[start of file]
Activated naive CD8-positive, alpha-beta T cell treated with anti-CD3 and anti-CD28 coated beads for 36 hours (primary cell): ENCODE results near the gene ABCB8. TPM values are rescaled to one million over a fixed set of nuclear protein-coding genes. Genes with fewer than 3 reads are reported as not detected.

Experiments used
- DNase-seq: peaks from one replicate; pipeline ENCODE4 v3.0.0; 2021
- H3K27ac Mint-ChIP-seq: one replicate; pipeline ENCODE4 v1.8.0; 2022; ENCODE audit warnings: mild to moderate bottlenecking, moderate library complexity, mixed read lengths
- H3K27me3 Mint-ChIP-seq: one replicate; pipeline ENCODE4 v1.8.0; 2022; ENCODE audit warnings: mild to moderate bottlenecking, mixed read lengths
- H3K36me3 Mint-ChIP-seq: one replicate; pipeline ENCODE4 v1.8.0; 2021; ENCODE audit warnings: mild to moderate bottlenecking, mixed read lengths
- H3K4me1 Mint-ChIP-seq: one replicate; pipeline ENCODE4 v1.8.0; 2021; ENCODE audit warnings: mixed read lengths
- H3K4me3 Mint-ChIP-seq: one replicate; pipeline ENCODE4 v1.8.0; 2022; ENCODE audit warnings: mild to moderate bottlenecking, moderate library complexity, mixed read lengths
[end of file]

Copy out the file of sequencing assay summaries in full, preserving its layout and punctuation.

Activated naive CD8-positive, alpha-beta T cell treated with anti-CD3 and anti-CD28 coated beads for 36 hours (primary cell): ENCODE results near the gene ABCB8. TPM values are rescaled to one million over a fixed set of nuclear protein-coding genes. Genes with fewer than 3 reads are reported as not detected.

Experiments used
- DNase-seq: peaks from one replicate; pipeline ENCODE4 v3.0.0; 2021
- H3K27ac Mint-ChIP-seq: one replicate; pipeline ENCODE4 v1.8.0; 2022; ENCODE audit warnings: mild to moderate bottlenecking, moderate library complexity, mixed read lengths
- H3K27me3 Mint-ChIP-seq: one replicate; pipeline ENCODE4 v1.8.0; 2022; ENCODE audit warnings: mild to moderate bottlenecking, mixed read lengths
- H3K36me3 Mint-ChIP-seq: one replicate; pipeline ENCODE4 v1.8.0; 2021; ENCODE audit warnings: mild to moderate bottlenecking, mixed read lengths
- H3K4me1 Mint-ChIP-seq: one replicate; pipeline ENCODE4 v1.8.0; 2021; ENCODE audit warnings: mixed read lengths
- H3K4me3 Mint-ChIP-seq: one replicate; pipeline ENCODE4 v1.8.0; 2022; ENCODE audit warnings: mild to moderate bottlenecking, moderate library complexity, mixed read lengths